However, these types of difficulties are not at all unique to Iraq. Similar constraints apply in many conflicts around the world and this situation has led epidemiologists and relief agencies to develop standardised methods that can be used in surveys to generate a reliable estimate of fatalities. These cluster survey techniques have been applied in two national surveys in Iraq, and the results were published in the Lancet medical journal in 2004 and October 2006.

The results from the two surveys are remarkably consistent, a fact that lends reassurance to the validity of the measurements. The trend in the mortality increase that they found in their 2006 paper is also consistent with increases in other estimates of mortality from Iraq Body Count and the US Department of Defence. This comparison is shown in the figure below, reproduced from the 2006 Lancet paper by Burnham et al.

More recently, Just Foreign Policy have utilised these different data sets by combining the data for the 2006 Lancet survey with the trend in casualties observed by Iraq Body Count. This melding of data and approaches has led to the creation of a regularly updated estimate of current Iraqi deaths shown above.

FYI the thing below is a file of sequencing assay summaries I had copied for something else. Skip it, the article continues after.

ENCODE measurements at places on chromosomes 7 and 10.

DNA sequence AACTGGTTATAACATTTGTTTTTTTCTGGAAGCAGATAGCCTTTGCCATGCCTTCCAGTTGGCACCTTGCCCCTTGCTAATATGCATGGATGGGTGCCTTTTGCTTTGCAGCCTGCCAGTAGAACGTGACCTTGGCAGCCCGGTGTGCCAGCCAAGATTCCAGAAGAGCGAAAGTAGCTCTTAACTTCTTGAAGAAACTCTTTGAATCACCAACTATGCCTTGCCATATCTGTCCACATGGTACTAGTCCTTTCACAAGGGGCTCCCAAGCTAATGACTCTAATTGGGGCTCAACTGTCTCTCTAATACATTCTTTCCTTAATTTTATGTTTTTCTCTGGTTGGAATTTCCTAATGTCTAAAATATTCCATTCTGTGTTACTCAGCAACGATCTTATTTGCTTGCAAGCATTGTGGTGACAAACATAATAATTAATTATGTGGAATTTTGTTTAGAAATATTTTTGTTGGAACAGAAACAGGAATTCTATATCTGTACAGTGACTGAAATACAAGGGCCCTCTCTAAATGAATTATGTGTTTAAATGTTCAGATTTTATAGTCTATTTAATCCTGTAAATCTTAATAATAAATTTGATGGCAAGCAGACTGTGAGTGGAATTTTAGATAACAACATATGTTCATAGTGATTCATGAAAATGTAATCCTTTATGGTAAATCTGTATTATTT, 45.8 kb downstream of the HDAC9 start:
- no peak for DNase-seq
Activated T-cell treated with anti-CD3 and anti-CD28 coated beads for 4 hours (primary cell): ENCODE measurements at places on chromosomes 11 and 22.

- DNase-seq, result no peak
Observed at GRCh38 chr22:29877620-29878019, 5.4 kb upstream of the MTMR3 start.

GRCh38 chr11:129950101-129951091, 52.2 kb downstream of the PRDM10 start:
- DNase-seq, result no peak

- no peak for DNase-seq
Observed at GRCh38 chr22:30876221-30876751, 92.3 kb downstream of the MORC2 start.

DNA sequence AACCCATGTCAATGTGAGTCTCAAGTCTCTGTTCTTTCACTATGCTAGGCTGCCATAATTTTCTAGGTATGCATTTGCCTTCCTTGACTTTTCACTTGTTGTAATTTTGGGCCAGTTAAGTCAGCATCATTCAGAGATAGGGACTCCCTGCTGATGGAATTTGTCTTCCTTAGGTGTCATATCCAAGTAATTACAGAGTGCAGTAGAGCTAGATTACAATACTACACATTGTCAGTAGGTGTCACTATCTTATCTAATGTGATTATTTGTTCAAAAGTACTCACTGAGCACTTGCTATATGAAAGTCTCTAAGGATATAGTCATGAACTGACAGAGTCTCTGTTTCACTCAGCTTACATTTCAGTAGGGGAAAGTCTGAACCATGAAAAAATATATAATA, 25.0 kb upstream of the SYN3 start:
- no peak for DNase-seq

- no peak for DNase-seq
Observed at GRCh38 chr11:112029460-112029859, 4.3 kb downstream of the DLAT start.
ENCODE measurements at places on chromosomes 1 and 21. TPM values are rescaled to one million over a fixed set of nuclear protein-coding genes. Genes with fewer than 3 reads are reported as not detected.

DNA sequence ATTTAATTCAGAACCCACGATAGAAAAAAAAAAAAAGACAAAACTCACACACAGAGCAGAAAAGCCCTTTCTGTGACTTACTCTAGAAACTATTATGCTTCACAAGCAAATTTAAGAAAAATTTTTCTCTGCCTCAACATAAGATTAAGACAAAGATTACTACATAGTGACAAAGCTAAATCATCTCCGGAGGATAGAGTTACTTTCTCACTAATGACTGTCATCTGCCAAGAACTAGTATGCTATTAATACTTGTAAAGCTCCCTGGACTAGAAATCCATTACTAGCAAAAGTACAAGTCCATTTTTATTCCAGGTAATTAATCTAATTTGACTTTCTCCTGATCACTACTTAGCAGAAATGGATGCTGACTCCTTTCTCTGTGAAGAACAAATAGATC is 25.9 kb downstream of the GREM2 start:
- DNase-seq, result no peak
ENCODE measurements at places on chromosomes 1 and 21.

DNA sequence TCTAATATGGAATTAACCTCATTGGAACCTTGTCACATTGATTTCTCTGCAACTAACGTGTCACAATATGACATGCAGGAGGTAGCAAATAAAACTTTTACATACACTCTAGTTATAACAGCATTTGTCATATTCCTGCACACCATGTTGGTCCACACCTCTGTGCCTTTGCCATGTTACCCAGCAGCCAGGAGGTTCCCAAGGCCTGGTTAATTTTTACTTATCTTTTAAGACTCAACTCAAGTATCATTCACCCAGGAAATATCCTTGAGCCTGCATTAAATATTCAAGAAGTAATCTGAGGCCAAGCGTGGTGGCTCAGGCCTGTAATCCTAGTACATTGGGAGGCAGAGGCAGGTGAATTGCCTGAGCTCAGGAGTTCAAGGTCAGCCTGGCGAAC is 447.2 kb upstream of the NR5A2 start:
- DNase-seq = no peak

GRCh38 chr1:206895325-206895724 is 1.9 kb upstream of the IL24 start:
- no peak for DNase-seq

The formula used to derive the estimate is:
Just Foreign Policy estimate = (Lancet estimate as of July 2006) * ( (Current IBC Deaths) / (IBC Deaths as of July 1, 2006) )
Is this a valid estimate? Well the answer you would get would, of course, be very dependent on who answered the question. In the opinion of this blog this estimate is currently the best available for total deaths during the current Iraq war.

The real figure for Iraqi deaths may of course be somewhat different but is almost certainly of the same order of magnitude. It's a horrifying thought that two of the world's most heralded democracies have allowed a catastrophe of these dimensions to occur.

1 For further discussion of the problems in involved in tracking civilian casualties in Iraq and Afghanistan see But who's counting?

Monday, August 06, 2007

British Casualty Monitor: Totals for 2007 Added to Summary Data

The running total for British military casualties in Iraq and Afghanistan during 2007 are now included in the summary statistics for both monitor projects. These totals are calculated by adding together fatalities, field hospital admissions and medical evacuations. They show that, up to July 15th, Britain has suffered 1130 casualties in Iraq and 771 casualties in Afghanistan so far this year.

Unfortunately, the trend data also shows that casualty rates are steadily rising as the situations deteriorate in both countries.

Thursday, August 02, 2007

British Casualty Monitor Update: 01.08.2007

The latest MOD data on British casualties from Operations Telic and Herrick for the period up to July 15th (not July 30th as stated on the MOD site...) has now been released. The data on fatalities and injuries up to July 15th has been analysed and the results can be seen on the tracking graphs. For information on the Iraq war go here and for the war in Afghanistan see this page. Thanks.